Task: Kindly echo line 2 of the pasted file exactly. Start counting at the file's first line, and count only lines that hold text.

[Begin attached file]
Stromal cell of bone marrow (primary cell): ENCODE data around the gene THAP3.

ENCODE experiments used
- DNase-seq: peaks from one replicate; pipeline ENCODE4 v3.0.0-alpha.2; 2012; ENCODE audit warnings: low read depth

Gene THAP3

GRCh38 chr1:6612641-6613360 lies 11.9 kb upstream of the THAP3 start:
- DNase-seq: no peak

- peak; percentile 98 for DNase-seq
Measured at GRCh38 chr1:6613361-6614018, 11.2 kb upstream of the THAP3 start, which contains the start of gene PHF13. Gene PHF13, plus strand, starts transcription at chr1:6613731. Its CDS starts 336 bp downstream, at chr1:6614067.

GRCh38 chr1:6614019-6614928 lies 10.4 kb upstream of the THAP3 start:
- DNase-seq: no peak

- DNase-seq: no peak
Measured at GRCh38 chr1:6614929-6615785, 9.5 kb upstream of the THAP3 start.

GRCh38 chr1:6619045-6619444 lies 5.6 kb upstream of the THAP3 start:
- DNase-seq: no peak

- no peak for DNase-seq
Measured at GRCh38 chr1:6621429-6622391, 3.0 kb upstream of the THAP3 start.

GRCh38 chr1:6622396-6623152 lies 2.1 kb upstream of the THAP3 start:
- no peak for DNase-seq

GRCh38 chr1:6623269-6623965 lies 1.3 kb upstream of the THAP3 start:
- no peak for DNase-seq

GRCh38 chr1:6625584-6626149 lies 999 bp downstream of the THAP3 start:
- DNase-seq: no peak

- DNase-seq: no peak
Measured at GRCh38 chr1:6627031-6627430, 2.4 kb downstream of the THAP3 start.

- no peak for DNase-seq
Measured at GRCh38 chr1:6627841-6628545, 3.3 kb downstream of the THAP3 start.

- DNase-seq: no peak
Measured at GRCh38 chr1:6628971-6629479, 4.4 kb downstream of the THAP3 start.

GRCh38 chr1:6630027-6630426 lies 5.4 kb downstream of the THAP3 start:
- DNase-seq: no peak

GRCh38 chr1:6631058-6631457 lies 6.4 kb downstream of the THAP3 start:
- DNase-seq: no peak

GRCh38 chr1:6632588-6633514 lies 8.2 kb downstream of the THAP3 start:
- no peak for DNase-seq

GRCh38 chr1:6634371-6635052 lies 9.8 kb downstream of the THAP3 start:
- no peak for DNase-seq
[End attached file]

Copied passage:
ENCODE experiments used